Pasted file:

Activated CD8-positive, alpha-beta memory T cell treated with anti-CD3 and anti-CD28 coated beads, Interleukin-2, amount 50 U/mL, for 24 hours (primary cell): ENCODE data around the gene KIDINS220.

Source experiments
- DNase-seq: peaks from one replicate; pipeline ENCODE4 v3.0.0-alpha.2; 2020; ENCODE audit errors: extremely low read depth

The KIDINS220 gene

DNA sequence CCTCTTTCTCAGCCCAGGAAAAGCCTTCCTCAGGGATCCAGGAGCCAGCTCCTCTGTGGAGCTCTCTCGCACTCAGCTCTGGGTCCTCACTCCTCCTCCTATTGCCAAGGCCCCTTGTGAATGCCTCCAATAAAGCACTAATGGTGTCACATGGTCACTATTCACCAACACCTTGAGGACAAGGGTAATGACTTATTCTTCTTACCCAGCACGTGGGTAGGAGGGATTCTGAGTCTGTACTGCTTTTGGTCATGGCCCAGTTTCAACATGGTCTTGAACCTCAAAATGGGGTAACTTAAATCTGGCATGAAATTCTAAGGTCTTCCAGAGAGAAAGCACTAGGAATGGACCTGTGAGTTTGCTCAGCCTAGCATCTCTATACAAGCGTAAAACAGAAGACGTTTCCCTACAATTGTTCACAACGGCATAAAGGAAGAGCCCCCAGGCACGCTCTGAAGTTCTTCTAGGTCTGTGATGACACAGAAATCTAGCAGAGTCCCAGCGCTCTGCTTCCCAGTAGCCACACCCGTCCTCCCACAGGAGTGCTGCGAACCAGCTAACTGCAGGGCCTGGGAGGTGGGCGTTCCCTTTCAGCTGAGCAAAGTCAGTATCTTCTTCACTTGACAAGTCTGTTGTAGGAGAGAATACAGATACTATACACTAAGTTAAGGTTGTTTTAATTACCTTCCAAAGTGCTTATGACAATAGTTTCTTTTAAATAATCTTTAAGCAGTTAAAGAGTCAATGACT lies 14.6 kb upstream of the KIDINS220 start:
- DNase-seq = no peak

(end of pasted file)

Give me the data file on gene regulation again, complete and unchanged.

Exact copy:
Activated CD8-positive, alpha-beta memory T cell treated with anti-CD3 and anti-CD28 coated beads, Interleukin-2, amount 50 U/mL, for 24 hours (primary cell): ENCODE data around the gene KIDINS220.

Source experiments
- DNase-seq: peaks from one replicate; pipeline ENCODE4 v3.0.0-alpha.2; 2020; ENCODE audit errors: extremely low read depth

The KIDINS220 gene

DNA sequence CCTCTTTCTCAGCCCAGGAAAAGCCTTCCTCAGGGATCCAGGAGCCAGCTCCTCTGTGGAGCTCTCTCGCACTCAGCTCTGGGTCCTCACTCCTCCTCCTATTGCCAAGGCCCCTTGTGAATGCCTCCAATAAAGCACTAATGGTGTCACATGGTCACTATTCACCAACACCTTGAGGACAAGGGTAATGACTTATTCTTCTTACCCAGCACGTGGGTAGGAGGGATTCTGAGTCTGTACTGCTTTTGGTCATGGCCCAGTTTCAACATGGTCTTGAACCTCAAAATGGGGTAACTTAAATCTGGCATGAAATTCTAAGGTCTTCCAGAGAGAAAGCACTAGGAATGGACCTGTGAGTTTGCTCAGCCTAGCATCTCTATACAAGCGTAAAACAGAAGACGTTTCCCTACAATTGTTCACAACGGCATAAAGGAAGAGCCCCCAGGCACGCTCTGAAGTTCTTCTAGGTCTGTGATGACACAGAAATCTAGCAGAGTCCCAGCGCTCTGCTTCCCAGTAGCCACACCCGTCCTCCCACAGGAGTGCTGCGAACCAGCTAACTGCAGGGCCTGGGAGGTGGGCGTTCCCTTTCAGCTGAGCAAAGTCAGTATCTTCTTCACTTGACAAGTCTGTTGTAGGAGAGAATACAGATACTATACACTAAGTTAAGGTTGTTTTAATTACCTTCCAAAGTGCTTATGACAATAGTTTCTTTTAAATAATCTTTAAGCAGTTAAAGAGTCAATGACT lies 14.6 kb upstream of the KIDINS220 start:
- DNase-seq = no peak